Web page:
I wish hate truly had no home here

A+photograph+of+a+%22Hate+has+no+home+here+sign%22+in+Clinton%2C+New+Jersey.

Donna Volpe / tapinto.net

A photograph of a “Hate has no home here sign” in Clinton, New Jersey.

I see the signs that say “Hate has no home here” in the occasional yard. It’s not quite common, but having one at the entrance of my neighborhood gives me a little bit of hope for a change in our current political climate.

In that home, I am sure hate doesn’t have a bed—combatted by acceptance and love from the inhabitants instead.

Yet, I still see hatred almost every day.

It can be Donald declaring Día de Los Muertos a national day of remembrance for “Americans killed by illegal aliens” (trampling over the Mexican tradition of remembering and honoring past ancestors and using it to fuel his xenophobic, anti-immigrant narrative), or it can be a customer berating me for asking them to wear a mask to protect others in the restaurant, or it can be my fellow classmates spewing hate, calling pro-LGBTQ+ protesters “[censored] idiots” on social media.

How can we expect to be a “great” country when hatred is running rampant like this in horrifying, damaging ways? When people believe they’re allowed to act like this because they see it in some of the highest elected officials and their neighbors and their family members and their friends?

How can I feel proud of my community—safe and supported, too?

It is truly unacceptable.

Sexuality, race, citizenship status, origin, job, or religion are no golden ticket to allow you to hate someone, to discriminate against them, to deem them lower than yourself. And it is shameful to think there are people who believe they can, citing their religion, their rights, their personal beliefs as evidence and justification for forcing others to fit their lifestyle—to fit their tenets—even denying science as they do so.

So, I ask again, how can I feel proud when justice is never served when people are blinded by their hate? ”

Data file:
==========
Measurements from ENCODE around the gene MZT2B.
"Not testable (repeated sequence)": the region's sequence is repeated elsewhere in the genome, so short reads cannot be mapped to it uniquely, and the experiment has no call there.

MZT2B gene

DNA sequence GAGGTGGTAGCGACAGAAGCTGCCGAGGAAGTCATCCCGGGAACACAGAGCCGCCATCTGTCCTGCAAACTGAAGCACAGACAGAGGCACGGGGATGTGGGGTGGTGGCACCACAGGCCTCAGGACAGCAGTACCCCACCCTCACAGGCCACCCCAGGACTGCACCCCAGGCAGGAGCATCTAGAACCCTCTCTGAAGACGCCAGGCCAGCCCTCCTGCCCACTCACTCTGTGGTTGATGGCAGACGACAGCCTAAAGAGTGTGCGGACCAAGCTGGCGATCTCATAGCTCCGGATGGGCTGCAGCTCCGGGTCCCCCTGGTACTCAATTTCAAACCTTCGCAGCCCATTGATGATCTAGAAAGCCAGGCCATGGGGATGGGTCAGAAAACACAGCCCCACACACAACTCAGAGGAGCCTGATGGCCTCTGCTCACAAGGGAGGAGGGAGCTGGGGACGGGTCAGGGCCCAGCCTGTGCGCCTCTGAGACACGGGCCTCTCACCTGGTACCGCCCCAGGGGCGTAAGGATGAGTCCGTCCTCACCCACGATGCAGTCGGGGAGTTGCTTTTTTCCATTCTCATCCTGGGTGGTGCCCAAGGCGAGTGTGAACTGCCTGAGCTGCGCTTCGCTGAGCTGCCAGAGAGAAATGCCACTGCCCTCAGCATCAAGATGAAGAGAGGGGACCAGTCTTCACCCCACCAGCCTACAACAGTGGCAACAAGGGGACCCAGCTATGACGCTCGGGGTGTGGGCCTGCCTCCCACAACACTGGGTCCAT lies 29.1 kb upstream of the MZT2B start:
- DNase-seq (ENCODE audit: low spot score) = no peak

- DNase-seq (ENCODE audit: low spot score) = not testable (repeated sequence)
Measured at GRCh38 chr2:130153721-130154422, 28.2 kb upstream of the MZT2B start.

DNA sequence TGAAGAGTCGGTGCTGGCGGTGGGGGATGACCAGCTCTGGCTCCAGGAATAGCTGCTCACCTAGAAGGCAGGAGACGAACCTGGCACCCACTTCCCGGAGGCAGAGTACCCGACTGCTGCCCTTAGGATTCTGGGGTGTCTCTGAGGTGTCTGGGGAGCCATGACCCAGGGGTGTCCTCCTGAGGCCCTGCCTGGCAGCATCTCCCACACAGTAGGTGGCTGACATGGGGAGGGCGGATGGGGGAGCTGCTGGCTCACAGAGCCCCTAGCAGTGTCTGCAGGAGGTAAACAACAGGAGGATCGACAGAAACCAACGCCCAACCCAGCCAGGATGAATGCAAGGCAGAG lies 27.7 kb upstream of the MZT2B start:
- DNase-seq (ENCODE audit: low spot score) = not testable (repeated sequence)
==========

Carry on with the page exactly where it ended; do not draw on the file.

What others decide to do with their bodies and lives is not for anyone else to judge and critique as long as it is not harming sentient others (in the case of public health, your choices affect others—even threatening susceptible lives). Love is love, and no one should fear for their lives because they love who they want to; no one should fear that they will be attacked for holding hands with their significant other like in the case of Tristan Perry and Spencer Deehring or judged as peers deem their sexuality “idiotic” and “a choice.” Religion should not be a reason for discrimination or death threats as it was when a man in New York sent anti-semitic death threats to his Jewish victim on the first day of Hannukah, particularly in a secular country where no religion is in power due to the “separation of church and state.” And race should never be a death sentence like it was for Tamir Rice playing with a fake toy gun in a park—a 12-year-old taken too soon at the hands of law enforcement and even caught on video.

Hatred is everywhere: in the news, in our country, in our city, in our community, in these examples. So, I ask again, how can I feel proud when justice is never served when people are blinded by their hate? When people never listen, never learn, never care? When I can’t even be myself?

I mourn for lives taken because of hostility and ignorance and for any innocence robbed as discrimination and hatred start young, being taught within the home. Only once love, acceptance, equality, and appreciation triumph at home, in school, in our community will change come—a chance to break the cycle and show true humanity through tenderness and unity.

So hate should have no home here—not just only in the first house of my neighborhood but in my peers and family and community. And I truly wish it didn’t.